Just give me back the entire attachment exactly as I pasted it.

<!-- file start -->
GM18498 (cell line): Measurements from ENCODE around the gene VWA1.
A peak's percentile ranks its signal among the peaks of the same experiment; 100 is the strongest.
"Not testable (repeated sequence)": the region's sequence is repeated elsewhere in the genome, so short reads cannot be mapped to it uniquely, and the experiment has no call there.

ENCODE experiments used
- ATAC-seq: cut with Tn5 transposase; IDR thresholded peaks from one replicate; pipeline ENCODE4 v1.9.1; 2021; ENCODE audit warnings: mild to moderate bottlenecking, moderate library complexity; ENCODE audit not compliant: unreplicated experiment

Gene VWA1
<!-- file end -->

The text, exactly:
GM18498 (cell line): Measurements from ENCODE around the gene VWA1.
A peak's percentile ranks its signal among the peaks of the same experiment; 100 is the strongest.
"Not testable (repeated sequence)": the region's sequence is repeated elsewhere in the genome, so short reads cannot be mapped to it uniquely, and the experiment has no call there.

ENCODE experiments used
- ATAC-seq: cut with Tn5 transposase; IDR thresholded peaks from one replicate; pipeline ENCODE4 v1.9.1; 2021; ENCODE audit warnings: mild to moderate bottlenecking, moderate library complexity; ENCODE audit not compliant: unreplicated experiment

Gene VWA1